Here's how that looks in the daylight. If we've accepted the Sub-belief that most everyone "has an angle" which will result in our disadvantage, then we'll react like number two above. That was the person who got all paranoid, and avoided eye contact with the person holding the door open. Overblown beliefs, like paranoia, literally fill a life with stress.
We not only construct sentences and thereby order our thoughts. We talk ourselves into behavior-governing beliefs. Someone who doesn't recognize this will almost never ask himself, "Why'd I say that?" He's letting himself get away with murder. Every one of those little sentences that has some foundation in fear "kills" another little bit of the Real Self. Our fear always goes to self-protection. We spend great amounts of energy protecting ourselves from the "harshness of life." We feel we have to insure not only our survivability, but also our popularity, our finances, our position. Our fear shuts down the functions of the Real Self.
Let me clarify what I mean when I use the term Real Self. I guess that would have to be that part that isn't our ego. Soul isn't quite right, but expresses the fact that it's something beyond the physical. The Essential Self, might be another way to say it. Our spirit Self might also fit. Do you think that the part of us that is "present with the Lord" at death, is above the fears that we live by? I think yes. Doesn't It see through our insecurities? Surely. Can it physically do anything about it? NO. As I say below, It is a slave to our consciousness. It can't stop us from committing suicide.
It's the "eternal" side of us, and I'm sure It knows well what's going on with us.
Our Real Self isn't afraid of surviving, or what other people say or do. Our Real Self knows It is completely equipped to deal with ANY physical circumstance. We were made to live in the physical environment. Self has complete confidence in Its survivability. It also knows that no outside force can affect Its basic structure. There is only One external force that can truly affect the Self. God. But that effect results in a different You. So, technically, even God can't change us in the way we think other people can change us, or affect us by their words or acts. Our real Selves are inviolate.
But the Real Self is a slave to our decisions and hasn't the power to act on us physically. It can't forcibly make us run away from an oncoming train, if we've decided on a test of strength with the locomotive.
It's a courageous thing, looking for our Not Spots. Remember those holes of negativity that corrupt our thinking? Those little pockets of fear that help us twist Right for our own use? It's hard work, and continual embarrassment, recognizing and dealing with our shortcomings, deficiencies. But wouldn't it be better to go through a bit of pain than live the rest of our lives based on false beliefs? We don't do well, psychologically, in an environment of separation. Fear always causes a separation. You see a bear, you split! Fear at the thought level keeps chipping away, day after day, until one day we notice that we are completely alone, cut off from humanity.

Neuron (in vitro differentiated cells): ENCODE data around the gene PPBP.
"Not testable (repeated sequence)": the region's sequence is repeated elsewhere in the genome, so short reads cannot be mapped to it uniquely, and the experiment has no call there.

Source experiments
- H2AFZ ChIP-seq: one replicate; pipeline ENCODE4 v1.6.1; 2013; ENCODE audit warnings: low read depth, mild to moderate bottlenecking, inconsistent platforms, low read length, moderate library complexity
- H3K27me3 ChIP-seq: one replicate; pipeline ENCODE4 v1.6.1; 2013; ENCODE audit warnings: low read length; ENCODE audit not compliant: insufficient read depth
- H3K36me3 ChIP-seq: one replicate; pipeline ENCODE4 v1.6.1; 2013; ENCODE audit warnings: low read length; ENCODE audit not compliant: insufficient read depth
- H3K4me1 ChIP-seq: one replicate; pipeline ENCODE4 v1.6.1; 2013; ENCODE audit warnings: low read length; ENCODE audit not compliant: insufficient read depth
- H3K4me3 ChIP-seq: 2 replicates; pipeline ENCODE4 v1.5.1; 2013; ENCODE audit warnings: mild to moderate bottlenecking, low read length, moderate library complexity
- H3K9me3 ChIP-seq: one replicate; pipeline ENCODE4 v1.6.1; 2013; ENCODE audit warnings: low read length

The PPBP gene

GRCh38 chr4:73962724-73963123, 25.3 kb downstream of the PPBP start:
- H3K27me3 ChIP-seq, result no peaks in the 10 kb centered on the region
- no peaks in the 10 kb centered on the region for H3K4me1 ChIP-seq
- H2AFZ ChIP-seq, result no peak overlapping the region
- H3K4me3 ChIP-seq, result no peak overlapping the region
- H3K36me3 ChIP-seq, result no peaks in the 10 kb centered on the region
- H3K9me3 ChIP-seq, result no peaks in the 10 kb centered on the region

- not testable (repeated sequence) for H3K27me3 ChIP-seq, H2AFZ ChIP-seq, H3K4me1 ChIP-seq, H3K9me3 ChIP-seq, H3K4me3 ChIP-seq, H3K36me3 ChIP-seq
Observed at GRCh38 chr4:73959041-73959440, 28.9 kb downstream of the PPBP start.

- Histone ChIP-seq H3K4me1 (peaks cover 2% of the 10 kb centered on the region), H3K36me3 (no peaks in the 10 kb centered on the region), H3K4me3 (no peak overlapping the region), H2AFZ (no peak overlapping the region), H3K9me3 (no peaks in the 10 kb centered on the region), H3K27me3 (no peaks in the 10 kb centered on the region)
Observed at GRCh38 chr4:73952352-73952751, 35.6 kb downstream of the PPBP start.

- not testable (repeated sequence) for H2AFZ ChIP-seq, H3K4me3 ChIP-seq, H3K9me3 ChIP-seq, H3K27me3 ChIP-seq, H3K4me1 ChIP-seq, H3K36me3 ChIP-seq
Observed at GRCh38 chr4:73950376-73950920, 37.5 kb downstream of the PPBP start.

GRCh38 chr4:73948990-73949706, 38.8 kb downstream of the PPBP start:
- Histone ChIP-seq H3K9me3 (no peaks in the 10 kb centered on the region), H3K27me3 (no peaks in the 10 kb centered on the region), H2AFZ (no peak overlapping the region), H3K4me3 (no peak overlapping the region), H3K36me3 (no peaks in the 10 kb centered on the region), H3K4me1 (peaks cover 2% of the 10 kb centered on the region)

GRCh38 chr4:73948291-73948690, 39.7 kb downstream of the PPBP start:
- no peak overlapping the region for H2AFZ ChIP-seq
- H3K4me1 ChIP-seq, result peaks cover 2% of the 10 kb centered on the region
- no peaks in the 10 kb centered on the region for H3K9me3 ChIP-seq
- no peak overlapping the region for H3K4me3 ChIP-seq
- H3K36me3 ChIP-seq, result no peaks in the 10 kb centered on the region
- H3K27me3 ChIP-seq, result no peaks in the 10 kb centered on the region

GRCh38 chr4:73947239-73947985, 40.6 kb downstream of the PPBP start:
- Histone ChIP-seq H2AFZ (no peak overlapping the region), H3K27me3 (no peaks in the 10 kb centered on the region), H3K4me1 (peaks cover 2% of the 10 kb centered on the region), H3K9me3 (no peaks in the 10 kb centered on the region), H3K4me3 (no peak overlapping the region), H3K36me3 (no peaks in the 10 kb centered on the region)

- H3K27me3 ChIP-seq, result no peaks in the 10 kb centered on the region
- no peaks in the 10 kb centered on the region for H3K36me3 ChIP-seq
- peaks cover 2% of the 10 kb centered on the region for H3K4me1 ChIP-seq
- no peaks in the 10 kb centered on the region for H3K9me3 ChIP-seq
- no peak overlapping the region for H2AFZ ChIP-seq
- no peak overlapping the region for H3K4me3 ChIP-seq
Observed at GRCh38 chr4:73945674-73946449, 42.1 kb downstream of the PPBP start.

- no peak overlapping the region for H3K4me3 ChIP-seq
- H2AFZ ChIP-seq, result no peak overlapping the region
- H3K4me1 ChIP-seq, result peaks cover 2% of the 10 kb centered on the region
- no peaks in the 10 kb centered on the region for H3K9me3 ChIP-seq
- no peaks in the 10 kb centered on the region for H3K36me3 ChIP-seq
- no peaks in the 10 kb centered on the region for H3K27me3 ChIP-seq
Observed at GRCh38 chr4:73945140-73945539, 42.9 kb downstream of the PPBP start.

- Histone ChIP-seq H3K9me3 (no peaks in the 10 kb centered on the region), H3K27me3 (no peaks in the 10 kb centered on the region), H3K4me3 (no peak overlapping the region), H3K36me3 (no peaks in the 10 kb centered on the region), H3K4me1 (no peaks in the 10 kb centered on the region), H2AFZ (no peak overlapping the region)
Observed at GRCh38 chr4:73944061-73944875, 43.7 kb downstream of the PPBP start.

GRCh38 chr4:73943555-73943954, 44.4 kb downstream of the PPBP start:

When we act out our fears, we are NOT acting integrated with Reality. We are separating ourselves, just a bit with each fearful decision/action, from Reality. Do that long enough, you become completely separate. One possible point of confusion was my statement about "waking up one day." In actuality, I don't think there would be such a wake up. Inherent in the separation process is the determined ignorance of the separation. By the time we're completely separate, we probably don't have "eyes" enough to really see the separation. At the higher levels of fear, I think the Fearful Separated One would be glad of not having to interact with all those people, who are out to get him.
Folks were meant to work together; trust one another in at least some basic areas of life. That's what cities demonstrate. On certain basic levels of survival, cities are maintained by vast numbers of people cooperating in some of the foundational elements of the city's existence. People who never see each other their whole lives, who live at opposite ends of Chicago, cooperate by stopping at a red light. Laugh, but that's a fundamental to survival. It sounds small until some jerk broadsides you. We rarely focus on, or realize how great our cooperation is with others. "Come on. People can live without ever coming into contact with other people!" Are you one of those one-in-five hundred thousand? How many in this country go decades without human contact?
We live together. And how we act with each other is directly governed by the beliefs we hold. The beliefs we hold are "physically" realized in our verbalizations.
A lot of folks are searching around trying to find out Who they are. Bad choice of words. I think we all know who we are. I know that few of us "know" what we do. Trying to find out "who we are" can be an abstract dead end, and lead to our giving up the search. Even though all our actions are governed by our beliefs, can we think or assume that we are those beliefs? No.
We know with certainty that beliefs can change, and old behavior abandoned. C.S. Lewis cites childhood beliefs as an example. The beliefs that found, "Don't cross the street," change to something quite different in a teenager, and again in middle age, even in old age. We aren't our beliefs. And the good news is, it's relatively simple to change our beliefs and live richer lives. It's hard and can't be done by tomorrow, but it's possible.
Head Sentences are the door to our Beliefs. I've learned, "If you want to know what you believe, look at what you do, or say." And in the present context, that means prying apart those Head Sentences to discover the beliefs that found them.
I used to know a guy that jokingly liked to say, "Do you ever think about the things you think about?" What have you been thinking lately? What have you been talked into by your erroneous beliefs' use of inadequate words to express your experience?
Surely, any Head Sentence that contains a negative element should be examined and dissected in order to carve out the Not Spot, so healing can take place.
My advice is, when you talk to yourself?, listen.
To the Backwoods Philosopher Index page.